The video is just over five minutes and well worth the time to watch.
What sustains the marital bond and affections over the long haul? Three men with a combined 116 years of marriage reflect on what they’ve learned from God’s Word and others along with their experience.
Don Carson, Tim Keller, and John Piper offer insight on falling in love again and again and the ground of covenant in which the flower of love grows. In marriage, man and woman change but their promise does not, sustained by the God who enacted his covenant between Christ and the church.
“Resist him, firm in your faith, knowing that the same kinds of suffering are being experienced by your brotherhood throughout the world. And after you have suffered a little while, the God of all grace, who has called you to his eternal glory in Christ, will himself restore, confirm, strengthen, and establish you.” (1 Peter 5:9–10 ESV).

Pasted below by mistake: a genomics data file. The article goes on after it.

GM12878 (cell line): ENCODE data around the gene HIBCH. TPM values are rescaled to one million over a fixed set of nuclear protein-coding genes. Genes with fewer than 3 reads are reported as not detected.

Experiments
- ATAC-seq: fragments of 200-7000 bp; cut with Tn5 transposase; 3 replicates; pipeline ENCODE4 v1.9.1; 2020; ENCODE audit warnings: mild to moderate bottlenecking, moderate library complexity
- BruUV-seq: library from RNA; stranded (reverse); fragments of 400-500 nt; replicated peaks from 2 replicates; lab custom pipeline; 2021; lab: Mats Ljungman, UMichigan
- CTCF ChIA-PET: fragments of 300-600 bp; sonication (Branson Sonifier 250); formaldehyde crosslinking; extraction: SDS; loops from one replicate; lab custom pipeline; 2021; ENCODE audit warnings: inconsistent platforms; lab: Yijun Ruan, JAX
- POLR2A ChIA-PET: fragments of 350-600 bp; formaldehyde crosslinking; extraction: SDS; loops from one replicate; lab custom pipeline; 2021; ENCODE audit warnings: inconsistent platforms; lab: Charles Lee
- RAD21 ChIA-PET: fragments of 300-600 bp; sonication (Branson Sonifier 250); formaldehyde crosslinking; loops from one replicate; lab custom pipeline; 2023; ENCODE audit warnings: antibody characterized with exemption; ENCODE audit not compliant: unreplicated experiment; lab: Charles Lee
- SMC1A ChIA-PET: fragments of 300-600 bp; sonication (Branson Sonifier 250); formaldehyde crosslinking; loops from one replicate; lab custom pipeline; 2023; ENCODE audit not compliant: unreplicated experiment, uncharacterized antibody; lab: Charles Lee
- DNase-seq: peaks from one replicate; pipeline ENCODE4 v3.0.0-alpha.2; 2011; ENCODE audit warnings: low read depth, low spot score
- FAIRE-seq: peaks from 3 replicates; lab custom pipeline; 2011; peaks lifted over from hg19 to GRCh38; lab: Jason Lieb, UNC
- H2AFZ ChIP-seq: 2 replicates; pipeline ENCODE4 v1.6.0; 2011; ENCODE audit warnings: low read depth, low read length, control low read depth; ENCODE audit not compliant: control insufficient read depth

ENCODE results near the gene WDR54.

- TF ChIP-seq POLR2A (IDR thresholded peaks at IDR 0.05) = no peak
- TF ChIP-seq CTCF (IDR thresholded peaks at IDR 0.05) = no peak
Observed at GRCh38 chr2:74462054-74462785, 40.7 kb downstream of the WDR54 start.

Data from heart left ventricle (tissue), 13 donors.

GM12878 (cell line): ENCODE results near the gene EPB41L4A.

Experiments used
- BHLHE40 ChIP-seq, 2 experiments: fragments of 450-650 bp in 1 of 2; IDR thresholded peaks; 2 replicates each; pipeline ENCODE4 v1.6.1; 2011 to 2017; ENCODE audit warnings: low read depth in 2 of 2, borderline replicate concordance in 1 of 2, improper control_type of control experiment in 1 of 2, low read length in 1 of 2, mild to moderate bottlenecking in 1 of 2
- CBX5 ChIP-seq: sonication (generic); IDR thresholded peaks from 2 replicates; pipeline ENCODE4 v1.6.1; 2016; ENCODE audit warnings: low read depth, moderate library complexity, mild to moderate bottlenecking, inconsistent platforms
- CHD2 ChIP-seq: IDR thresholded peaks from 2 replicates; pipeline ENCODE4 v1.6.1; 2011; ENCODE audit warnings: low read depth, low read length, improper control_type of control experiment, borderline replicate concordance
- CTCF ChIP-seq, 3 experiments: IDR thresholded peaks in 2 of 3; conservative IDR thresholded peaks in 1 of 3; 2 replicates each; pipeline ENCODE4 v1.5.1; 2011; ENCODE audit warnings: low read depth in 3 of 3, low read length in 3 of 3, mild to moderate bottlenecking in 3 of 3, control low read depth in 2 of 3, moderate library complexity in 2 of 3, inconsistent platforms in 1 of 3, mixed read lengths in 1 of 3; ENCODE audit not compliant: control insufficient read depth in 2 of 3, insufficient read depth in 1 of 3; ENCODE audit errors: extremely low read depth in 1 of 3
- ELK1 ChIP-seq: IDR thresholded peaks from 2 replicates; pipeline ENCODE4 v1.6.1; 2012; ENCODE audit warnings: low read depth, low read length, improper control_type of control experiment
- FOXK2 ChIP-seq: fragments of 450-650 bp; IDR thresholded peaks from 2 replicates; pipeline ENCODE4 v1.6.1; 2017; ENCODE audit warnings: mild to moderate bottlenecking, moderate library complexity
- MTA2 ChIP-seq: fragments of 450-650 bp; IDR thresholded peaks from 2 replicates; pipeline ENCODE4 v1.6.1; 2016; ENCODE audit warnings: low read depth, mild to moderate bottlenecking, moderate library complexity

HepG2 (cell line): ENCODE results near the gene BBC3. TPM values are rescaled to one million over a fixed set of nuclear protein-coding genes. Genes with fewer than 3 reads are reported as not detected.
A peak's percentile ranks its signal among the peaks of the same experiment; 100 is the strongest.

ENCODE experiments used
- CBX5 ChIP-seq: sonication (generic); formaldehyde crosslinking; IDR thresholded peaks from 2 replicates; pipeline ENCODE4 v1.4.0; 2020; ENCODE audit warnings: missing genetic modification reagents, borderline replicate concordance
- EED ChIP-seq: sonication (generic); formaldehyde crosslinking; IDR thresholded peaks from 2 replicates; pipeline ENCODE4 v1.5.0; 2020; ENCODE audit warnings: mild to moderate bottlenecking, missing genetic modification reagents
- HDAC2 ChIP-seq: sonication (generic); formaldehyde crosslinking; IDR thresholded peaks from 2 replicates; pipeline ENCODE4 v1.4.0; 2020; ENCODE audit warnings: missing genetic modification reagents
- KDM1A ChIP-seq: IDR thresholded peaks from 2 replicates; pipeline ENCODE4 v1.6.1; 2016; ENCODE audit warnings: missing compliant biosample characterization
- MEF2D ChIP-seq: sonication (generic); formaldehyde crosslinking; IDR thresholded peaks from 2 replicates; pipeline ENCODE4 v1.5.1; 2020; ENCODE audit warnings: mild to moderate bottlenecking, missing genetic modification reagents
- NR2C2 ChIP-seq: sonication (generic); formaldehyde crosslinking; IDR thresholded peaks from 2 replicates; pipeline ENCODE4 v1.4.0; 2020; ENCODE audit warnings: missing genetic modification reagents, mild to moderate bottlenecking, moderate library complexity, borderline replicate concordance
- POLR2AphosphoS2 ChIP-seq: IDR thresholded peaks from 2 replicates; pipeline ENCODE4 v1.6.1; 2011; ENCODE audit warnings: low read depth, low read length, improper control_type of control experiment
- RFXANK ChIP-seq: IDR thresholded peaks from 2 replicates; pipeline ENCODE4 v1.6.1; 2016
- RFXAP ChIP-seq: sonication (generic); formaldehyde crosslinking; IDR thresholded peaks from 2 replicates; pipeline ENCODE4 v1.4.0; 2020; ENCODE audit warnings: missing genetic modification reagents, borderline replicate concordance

Many in Peter’s day were experiencing a great deal of suffering. The attacks on the church were delivered through the hands of the Jewish leaders and the Romans by their adversary, the devil and his demonic troops. Peter encourages his readers to be steadfast in their commitment to their Lord by humbling themselves and casting their anxieties on Him because He deeply cares about them (5:6-7).
Peter doesn’t deny that they were suffering. He didn’t tell them that they were suffering because they lacked faith. He simply acknowledged that they were, indeed suffering for a little while. It’s beautiful how he contrasts their suffering for a “little while” with God’s “eternal” glory in Christ. The all gracious God would not not send just anyone to restore, confirm, strengthen, and establish them — He Himself would do it.